Ultrasonographic assessment of arterial cross-sectional area in the thoracic outlet on postural maneuvers measured with power Doppler ultrasonography in both asymptomatic and symptomatic populations.
ABSTRACT The purpose of this study was to evaluate the feasibility and potential usefulness of power Doppler ultrasonography (PDU) in the assessment of changes in arterial cross-sectional area in the thoracic outlet during upper limb elevation.
Forty-four volunteers and 28 patients with a clinical diagnosis of arterial thoracic outlet syndrome were evaluated by B-mode imaging and PDU. Arterial cross-sectional area was assessed in the 3 compartments of the thoracic outlet with the arm alongside the body and at 90 degrees, 130 degrees, and 170 degrees of abduction. The percentage of arterial stenosis was calculated for each of these arm positions. Nineteen of the 28 patients were also assessed by magnetic resonance (MR) imaging.
No significant arterial stenosis was shown in the interscalene triangle and in the retropectoralis minor space of the volunteers and patients. A significant difference (P < .01) in stenosis between volunteers and patients was seen for all degrees of abduction in the costoclavicular space. The 130 degrees hyperabduction maneuver appeared to be the most discriminating postural maneuver. Seven patients assessed with MR imaging did not have any arterial stenosis on MR images, whereas an appreciable degree of arterial stenosis was shown with ultrasonography.
Arterial compression inside the thoracic outlet can be detected and quantified with B-mode imaging in association with PDU.
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ABSTRACT: The aim of this study was to determine changes in axillary artery diameter and peak systolic velocity in asymptomatic individuals during upper limb positioning commonly used to assess vascular pathology in athletes. Repeated measures observational study. Physiology laboratory. Subjective and objective screening excluded individuals with past, or present, conditions related to neurovascular compression syndromes. Thirty-one subjects (21 females, 10 males; mean age: 25+/-4 years) were included in the final analysis. Sonographically determined axillary artery diameter and peak systolic velocity, as well as symptom production, were recorded for a series of 12 randomised arm positions, incorporating varying degrees of abduction, external rotation, and horizontal flexion/extension. The majority of arm positions revealed no change in artery diameter and peak systolic velocity. However, at the extreme of abduction, and arm positions incorporating 120 degrees abduction, significant (p<0.0005) reductions in axillary artery diameter were noted. All mean results masked wide heterogeneity: 13% demonstrating a greater than 50% reduction in diameter, 10%, a doubling of peak systolic velocity, and 42%, reporting symptoms. The number of individual clinically "positive" responses questions the specificity of individual diagnostic tests, such as the hyperabduction manoeuvre, and highlights the need to interpret test results in conjunction with the subjective assessment and other physical findings from the objective assessment.Physical therapy in sport: official journal of the Association of Chartered Physiotherapists in Sports Medicine 08/2008; 9(3):126-35. DOI:10.1016/j.ptsp.2008.06.009 · 1.37 Impact Factor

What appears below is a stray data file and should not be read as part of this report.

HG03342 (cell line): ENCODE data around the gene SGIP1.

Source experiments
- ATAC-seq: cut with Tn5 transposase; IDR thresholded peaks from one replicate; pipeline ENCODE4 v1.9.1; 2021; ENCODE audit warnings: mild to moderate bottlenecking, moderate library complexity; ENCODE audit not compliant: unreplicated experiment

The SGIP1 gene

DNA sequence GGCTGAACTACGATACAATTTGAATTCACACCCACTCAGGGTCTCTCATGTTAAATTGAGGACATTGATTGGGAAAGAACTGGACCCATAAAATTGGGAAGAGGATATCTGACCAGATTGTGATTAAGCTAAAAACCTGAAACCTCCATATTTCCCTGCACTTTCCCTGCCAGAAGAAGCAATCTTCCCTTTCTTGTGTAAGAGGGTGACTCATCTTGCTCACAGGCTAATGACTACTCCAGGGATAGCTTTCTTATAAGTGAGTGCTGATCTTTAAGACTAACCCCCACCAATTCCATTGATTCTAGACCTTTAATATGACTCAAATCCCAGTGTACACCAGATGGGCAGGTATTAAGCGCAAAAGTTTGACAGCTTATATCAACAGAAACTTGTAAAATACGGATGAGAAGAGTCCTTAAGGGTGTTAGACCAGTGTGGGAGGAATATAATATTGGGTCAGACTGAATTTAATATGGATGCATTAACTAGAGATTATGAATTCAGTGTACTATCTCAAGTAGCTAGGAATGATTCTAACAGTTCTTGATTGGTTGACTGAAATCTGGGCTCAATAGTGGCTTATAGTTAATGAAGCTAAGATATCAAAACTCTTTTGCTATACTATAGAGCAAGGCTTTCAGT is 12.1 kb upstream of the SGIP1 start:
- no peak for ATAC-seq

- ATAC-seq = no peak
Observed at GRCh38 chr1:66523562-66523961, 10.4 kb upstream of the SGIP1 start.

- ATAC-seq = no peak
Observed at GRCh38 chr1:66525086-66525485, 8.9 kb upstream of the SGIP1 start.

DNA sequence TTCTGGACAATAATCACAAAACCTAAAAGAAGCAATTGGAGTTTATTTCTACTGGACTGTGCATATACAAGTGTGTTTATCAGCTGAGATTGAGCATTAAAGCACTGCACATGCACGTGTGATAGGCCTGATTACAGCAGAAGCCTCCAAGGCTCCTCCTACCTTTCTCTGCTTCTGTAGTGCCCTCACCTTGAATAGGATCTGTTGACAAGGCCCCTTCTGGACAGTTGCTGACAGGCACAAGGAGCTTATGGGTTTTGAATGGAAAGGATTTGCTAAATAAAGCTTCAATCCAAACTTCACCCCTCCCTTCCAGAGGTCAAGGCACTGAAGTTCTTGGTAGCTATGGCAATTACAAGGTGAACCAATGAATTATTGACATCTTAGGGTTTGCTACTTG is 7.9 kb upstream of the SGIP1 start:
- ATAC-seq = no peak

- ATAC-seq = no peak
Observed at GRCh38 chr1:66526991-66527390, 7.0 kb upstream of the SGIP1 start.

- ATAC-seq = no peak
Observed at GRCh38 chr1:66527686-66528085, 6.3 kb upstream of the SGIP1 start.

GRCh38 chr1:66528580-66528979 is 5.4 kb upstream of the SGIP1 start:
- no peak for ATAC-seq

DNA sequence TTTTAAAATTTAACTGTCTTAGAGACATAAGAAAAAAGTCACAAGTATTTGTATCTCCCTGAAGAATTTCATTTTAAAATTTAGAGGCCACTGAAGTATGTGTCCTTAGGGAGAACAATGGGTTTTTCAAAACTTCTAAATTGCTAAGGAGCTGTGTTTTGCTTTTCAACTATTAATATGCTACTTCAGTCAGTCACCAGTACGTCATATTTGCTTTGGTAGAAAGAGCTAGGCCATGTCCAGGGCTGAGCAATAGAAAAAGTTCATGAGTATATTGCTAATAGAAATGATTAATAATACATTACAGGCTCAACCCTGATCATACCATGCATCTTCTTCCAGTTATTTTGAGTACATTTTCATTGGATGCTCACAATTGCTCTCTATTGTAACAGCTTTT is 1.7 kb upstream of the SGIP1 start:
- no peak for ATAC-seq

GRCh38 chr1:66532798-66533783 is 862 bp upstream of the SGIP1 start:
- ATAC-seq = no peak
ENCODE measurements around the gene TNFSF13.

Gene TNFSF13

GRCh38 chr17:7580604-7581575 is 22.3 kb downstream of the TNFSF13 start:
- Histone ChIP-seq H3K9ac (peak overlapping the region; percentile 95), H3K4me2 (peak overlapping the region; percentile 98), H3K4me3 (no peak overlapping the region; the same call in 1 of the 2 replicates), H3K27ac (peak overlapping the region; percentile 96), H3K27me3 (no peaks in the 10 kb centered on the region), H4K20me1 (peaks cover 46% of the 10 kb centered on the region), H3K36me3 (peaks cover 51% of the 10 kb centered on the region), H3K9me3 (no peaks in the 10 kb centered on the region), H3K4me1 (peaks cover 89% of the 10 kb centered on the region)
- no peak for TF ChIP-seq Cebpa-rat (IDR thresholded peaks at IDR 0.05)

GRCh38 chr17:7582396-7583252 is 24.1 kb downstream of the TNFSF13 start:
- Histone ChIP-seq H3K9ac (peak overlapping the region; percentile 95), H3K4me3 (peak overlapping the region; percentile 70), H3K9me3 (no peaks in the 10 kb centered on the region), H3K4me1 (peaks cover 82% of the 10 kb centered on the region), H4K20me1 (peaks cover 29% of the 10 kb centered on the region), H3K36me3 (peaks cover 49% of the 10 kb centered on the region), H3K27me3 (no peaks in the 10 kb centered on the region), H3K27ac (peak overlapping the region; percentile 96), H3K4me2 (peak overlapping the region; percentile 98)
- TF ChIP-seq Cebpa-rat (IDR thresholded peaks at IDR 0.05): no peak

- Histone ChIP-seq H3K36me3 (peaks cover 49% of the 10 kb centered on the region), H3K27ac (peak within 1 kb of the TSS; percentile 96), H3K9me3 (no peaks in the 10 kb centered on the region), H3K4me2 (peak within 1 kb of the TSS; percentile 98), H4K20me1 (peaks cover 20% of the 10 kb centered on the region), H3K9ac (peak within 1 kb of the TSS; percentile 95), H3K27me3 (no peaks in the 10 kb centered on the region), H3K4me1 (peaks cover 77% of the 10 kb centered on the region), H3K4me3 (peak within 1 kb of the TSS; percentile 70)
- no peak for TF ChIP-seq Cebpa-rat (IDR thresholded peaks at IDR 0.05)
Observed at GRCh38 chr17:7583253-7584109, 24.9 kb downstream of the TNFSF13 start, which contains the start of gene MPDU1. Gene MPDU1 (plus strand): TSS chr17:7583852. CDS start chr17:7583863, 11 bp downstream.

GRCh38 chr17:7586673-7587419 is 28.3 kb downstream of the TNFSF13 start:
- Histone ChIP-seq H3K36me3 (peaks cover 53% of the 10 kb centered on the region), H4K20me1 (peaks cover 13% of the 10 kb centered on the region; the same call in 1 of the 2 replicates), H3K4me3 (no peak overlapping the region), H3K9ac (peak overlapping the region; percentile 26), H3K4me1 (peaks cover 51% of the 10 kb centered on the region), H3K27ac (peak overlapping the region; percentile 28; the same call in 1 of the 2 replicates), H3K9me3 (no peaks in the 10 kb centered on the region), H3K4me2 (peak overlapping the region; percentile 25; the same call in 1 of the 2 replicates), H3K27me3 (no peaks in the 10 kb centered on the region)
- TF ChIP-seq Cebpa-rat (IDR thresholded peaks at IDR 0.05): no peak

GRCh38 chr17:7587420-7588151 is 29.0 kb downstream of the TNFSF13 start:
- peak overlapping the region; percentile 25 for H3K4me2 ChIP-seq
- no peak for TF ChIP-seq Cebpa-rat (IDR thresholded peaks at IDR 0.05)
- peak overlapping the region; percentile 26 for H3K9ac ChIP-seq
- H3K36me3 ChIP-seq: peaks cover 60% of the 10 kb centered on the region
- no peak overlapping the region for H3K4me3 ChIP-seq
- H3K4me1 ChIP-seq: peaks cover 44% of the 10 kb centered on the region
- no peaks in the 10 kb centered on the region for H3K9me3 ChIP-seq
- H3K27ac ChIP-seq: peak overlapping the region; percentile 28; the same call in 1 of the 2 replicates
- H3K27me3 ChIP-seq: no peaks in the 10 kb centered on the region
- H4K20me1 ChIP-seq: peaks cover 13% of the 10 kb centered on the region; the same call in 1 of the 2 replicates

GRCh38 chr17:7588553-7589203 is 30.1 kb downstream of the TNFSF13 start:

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ABSTRACT: Thoracic outlet syndrome is a clinical entity characterized by compression of the neurovascular bundle, and may be associated with additional findings such as venous thrombosis, arterial stenosis, or neurologic symptoms. The goal of imaging is to localize the site of compression, the compressing structure, and the compressed organ or vessel, while excluding common mimics. A literature review is provided of current indications for diagnostic imaging, with discussion of potential limitations and benefits of the respective modalities. The ACR Appropriateness Criteria are evidence-based guidelines for specific clinical conditions that are reviewed every 3 years by a multidisciplinary expert panel. The guideline development and review include an extensive analysis of current medical literature from peer-reviewed journals and the application of a well-established consensus methodology (modified Delphi) to rate the appropriateness of imaging and treatment procedures by the panel. In those instances in which evidence is lacking or not definitive, expert opinion may be used to recommend imaging or treatment. In this document, we provided guidelines for use of various imaging modalities for assessment of thoracic outlet syndrome. Copyright © 2015 American College of Radiology. Published by Elsevier Inc. All rights reserved.Journal of the American College of Radiology: JACR 03/2015; 12(5). DOI:10.1016/j.jacr.2015.01.016 · 2.28 Impact Factor
- Revue du Rhumatisme 04/2007; 74(4):333-338. DOI:10.1016/j.rhum.2007.01.002